This article appeared in the July 2005 issue of American Motorcyclist.
By Grant Parsons
Heading from the Midwestern prairie toward the foothills of the Appalachians in southeastern Ohio, the change starts gradually. A mild rise in elevation here, a few more curves in the road there.
The stoic north-south, east-west gridwork of county roads eventually gives way to diagonals, and soon those diagonals begin to zig-zag around small hills that grow bigger the farther south I go.
By the time I pass through the town of Jackson and pick up Ohio Route 93, the calendar appears to have rolled back several decades. As I bank through turns on the way down to the Ohio River, I’m enjoying the ride.
I reach the banks of the Ohio opposite Ironton, Ky., one of those places you have to admire for the simple honesty of its name. Of course, the iron industry ran out decades ago, and these days, the local economy revolves around Ashland Inc., which runs several refineries and transfer stations along the river, the largest of them being a smokestack farm outside Huntington, W.Va.
That town was named for Southern Pacific Railroad baron Collis P. Huntington, who needed a major depot between the East Coast and the Midwest. He chose this spot in 1870, and the town grew up around the rail facility.
My short run along the river underscores how important this waterway was as a transportation link. Practically every available acre along both banks is taken up by refineries, power stations, barge-loading facilities, railroad yards or towns.
And as soon as I move into the hills south of Huntington, civilization disappears in my mirror.
Winding along West Virginia Route 152 and then Missouri Branch Road, the pavement is curvy and fun, and I roll for miles without seeing much in the way of towns or traffic.
These roads rock, with hidden corners over every rise that keep you on your toes. The bike feels right in its element, with a light steering touch that makes it easy to react to the pavement’s every whim.
This area is a hidden treasure for motorcyclists. It has roads to rival more famous destinations, without the tourist traffic and prices. There’s an undiscovered feel to the whole region that makes it hard to believe this rugged country was home to hundreds of thousands of coal miners in the teens and 1920s.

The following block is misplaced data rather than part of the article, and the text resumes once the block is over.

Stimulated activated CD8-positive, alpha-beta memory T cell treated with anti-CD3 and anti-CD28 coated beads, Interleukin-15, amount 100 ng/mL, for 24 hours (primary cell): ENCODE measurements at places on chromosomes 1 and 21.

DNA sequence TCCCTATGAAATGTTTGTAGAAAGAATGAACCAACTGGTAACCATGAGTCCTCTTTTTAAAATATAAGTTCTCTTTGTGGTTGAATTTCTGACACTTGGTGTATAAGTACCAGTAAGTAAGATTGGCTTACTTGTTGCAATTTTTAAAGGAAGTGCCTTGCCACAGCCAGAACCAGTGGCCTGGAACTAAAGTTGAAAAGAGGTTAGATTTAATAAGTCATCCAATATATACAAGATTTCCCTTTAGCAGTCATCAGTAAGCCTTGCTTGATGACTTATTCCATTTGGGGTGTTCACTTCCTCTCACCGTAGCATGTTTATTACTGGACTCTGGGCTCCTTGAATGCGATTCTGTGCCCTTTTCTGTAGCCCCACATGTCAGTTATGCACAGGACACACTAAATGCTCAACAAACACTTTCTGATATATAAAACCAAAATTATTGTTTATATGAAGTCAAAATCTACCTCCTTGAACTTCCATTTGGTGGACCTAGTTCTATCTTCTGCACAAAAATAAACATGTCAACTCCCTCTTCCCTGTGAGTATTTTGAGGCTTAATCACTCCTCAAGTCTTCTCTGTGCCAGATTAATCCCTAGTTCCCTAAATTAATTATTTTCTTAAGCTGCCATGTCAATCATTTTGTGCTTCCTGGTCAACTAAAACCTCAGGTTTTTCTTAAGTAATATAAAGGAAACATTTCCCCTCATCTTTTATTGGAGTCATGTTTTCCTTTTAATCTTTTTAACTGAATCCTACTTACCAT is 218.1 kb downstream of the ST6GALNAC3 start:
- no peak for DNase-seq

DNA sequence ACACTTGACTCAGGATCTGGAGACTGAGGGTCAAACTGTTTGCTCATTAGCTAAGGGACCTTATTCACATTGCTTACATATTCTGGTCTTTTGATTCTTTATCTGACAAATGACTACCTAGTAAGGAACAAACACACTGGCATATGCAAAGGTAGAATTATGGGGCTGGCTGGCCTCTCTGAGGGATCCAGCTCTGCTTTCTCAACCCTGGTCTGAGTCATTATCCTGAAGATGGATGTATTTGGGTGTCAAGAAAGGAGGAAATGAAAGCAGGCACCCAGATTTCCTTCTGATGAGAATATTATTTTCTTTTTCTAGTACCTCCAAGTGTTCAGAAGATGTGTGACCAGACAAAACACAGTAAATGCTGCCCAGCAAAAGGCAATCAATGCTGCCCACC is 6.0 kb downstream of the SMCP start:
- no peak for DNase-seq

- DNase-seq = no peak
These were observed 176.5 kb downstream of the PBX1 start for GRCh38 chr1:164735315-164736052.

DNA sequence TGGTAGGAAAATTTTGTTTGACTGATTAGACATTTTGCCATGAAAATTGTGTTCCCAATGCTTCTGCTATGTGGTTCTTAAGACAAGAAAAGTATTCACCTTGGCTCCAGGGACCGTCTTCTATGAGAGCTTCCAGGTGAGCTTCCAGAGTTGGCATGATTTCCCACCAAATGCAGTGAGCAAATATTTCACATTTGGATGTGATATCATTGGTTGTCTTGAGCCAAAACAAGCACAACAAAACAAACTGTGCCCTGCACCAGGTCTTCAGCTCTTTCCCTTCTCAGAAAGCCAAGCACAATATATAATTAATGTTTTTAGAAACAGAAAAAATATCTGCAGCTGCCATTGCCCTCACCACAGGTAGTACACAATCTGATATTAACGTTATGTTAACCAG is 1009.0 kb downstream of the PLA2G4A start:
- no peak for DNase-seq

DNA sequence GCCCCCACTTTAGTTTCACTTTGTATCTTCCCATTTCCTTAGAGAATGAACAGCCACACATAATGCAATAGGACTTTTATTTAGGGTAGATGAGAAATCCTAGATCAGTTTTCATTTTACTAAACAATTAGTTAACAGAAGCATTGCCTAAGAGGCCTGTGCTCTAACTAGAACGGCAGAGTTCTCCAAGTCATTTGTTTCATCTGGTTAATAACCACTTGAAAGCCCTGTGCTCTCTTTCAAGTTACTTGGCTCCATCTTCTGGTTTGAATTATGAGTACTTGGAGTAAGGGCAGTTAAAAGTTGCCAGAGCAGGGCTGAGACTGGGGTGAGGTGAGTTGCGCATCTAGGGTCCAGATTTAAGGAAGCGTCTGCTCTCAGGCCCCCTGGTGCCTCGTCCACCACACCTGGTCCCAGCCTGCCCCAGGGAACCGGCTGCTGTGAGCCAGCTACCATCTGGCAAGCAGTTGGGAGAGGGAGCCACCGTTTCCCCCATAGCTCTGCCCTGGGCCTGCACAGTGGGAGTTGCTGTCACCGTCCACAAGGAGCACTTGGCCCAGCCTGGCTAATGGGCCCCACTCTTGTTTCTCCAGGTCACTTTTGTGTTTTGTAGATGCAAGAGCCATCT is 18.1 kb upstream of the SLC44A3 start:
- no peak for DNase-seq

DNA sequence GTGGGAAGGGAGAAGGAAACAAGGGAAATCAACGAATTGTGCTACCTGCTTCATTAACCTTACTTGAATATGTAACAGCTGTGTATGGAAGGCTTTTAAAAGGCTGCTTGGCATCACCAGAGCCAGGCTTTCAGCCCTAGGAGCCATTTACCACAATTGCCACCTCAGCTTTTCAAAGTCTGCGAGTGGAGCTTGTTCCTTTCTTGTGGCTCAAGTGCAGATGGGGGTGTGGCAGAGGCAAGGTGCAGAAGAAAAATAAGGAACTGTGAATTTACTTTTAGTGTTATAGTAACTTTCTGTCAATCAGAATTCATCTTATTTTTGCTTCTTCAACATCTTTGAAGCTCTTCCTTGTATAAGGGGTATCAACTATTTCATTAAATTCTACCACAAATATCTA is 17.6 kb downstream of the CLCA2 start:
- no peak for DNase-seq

The coal companies simply delivered them by the traincar load, installed them in company towns and sent them down into the mines. Not surprisingly, the inevitable dangers of coal mining, combined with absentee owners setting both safety standards and production quotas, meant that this pocket of West Virginia has been home to a fair amount of contentious labor history.
By the time I finish up a late-afternoon lunch of more tasty curves along state Route 44 and U.S. 52 heading into Matewan, I find plenty of evidence of that sometimes violent past.
These days, the two blocks of Main Street in downtown Matewan are pretty sleepy, thanks to a newly constructed floodwall along the Tug River and a new bypass road. Blocked off from most of the traffic, the downtown area resembles a ghost town.
It’s a bit eerie, which makes it the perfect backdrop for learning about what’s known as “The Matewan Massacre.””
It turns out that in 1920, the town was the scene of a Old West-style shootout between a dozen operatives of the Baldwin-Felts Detective Agency and Matewan Police Chief “Two-Gun” Sid Hatfield.
The 12 detectives were on the payroll of the coal company, and they came to town to evict several miners suspected of trying to start a union. Hatfield was protecting his town and its citizens.
Nobody knows exactly how it started, but the operatives got into an argument with the police chief, the mayor and several others at the train station. Suddenly, gunfire broke out, and when the smoke cleared, seven of the outside detectives, two coal miners and the mayor were dead.
Today, you can still see the bullet holes in the buildings, designated by historical markers.
I ponder what it must have been like before I head off to enjoy more West Virginia roads. It’s almost heaven.